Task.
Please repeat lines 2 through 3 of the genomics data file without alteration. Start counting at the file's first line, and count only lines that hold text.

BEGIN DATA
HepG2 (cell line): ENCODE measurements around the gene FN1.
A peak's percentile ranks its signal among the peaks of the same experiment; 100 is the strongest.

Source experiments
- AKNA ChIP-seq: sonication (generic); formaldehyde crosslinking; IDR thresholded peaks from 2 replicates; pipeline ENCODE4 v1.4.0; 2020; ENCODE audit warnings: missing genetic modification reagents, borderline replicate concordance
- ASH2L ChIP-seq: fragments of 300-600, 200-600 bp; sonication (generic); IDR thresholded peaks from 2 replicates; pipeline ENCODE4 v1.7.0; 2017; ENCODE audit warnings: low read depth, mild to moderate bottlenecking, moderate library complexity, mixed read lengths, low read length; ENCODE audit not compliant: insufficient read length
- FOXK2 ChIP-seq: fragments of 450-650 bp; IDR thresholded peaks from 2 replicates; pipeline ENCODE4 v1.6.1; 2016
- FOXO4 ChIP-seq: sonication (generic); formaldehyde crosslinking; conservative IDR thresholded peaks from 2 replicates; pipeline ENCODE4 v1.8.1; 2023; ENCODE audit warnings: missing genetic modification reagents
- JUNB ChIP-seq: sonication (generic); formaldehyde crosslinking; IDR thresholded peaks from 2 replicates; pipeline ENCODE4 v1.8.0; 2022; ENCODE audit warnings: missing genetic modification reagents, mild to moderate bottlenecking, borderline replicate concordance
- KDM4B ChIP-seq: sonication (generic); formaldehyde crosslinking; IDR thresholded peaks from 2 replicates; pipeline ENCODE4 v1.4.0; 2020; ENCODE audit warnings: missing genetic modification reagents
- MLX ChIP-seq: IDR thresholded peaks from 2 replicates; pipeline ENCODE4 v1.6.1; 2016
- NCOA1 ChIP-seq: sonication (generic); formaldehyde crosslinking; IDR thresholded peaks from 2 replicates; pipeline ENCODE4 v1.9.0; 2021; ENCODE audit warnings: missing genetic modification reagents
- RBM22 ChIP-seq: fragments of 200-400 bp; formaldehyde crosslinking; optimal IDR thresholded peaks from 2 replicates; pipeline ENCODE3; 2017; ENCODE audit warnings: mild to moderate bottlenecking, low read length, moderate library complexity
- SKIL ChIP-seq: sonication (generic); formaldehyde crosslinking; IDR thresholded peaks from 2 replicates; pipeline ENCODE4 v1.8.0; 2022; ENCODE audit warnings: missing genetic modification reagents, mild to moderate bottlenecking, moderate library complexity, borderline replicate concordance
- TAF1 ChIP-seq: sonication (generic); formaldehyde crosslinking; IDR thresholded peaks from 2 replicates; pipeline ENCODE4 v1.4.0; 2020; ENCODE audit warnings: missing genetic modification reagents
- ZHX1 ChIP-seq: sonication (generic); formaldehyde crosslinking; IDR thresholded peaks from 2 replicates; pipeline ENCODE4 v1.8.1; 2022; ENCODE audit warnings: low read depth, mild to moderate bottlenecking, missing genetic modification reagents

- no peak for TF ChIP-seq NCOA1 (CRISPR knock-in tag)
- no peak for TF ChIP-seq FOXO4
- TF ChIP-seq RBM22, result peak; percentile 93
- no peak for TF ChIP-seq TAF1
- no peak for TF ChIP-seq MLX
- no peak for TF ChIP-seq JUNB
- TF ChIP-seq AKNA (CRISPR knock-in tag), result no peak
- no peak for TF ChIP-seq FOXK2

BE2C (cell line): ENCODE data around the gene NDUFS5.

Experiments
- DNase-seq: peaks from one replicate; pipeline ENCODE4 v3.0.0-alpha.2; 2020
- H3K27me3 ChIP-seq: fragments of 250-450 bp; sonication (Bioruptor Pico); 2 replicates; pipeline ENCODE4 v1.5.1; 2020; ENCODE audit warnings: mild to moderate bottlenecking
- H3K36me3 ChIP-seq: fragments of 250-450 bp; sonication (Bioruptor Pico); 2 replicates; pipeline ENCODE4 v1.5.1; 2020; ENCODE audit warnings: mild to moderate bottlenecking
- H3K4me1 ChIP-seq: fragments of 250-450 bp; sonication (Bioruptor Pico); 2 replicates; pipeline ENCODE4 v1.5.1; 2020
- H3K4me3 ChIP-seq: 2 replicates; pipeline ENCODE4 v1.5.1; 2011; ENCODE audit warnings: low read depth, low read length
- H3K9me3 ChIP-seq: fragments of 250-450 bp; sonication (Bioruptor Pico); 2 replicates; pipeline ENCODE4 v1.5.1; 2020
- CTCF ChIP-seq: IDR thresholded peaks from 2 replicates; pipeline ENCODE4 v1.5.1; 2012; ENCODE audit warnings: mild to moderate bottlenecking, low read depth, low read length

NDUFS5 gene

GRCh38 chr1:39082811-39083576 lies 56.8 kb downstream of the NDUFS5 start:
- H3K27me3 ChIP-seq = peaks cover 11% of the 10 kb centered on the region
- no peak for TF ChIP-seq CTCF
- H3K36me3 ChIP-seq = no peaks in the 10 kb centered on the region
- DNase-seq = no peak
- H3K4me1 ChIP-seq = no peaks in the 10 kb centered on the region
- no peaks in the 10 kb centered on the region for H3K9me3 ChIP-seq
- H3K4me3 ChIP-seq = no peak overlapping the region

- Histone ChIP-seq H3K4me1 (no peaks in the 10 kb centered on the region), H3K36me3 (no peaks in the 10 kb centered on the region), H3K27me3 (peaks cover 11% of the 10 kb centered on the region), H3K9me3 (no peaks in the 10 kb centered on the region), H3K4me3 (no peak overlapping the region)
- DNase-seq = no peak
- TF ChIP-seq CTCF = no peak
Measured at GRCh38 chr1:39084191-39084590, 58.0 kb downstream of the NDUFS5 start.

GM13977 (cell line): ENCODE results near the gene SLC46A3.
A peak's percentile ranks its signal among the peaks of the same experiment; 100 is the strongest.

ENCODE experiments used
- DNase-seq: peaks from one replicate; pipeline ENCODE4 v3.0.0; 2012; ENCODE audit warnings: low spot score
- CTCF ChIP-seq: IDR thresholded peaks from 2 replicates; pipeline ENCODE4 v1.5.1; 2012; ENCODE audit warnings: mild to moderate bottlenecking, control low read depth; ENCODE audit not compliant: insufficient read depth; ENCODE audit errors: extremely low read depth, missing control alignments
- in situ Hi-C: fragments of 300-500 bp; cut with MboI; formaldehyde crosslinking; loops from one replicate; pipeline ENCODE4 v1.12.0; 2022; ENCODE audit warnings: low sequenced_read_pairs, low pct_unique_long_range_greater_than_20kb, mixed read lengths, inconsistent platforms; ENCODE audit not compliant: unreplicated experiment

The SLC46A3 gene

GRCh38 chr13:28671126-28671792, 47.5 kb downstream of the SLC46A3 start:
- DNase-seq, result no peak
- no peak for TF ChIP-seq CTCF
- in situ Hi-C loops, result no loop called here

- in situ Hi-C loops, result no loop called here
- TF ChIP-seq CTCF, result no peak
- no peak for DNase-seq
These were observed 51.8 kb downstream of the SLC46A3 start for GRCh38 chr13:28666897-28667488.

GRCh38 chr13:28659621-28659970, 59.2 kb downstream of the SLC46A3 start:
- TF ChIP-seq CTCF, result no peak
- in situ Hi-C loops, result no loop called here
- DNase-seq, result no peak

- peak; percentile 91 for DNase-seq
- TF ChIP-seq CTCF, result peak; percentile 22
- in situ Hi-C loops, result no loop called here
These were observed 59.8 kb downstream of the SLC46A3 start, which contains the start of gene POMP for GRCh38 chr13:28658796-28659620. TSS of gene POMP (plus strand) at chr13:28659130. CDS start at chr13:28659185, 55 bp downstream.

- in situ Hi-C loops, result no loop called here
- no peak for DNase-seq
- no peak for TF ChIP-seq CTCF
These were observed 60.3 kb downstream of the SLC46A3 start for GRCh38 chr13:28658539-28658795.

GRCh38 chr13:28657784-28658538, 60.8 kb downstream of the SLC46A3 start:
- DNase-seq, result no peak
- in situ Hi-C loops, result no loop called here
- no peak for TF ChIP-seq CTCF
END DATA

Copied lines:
A peak's percentile ranks its signal among the peaks of the same experiment; 100 is the strongest.

Source experiments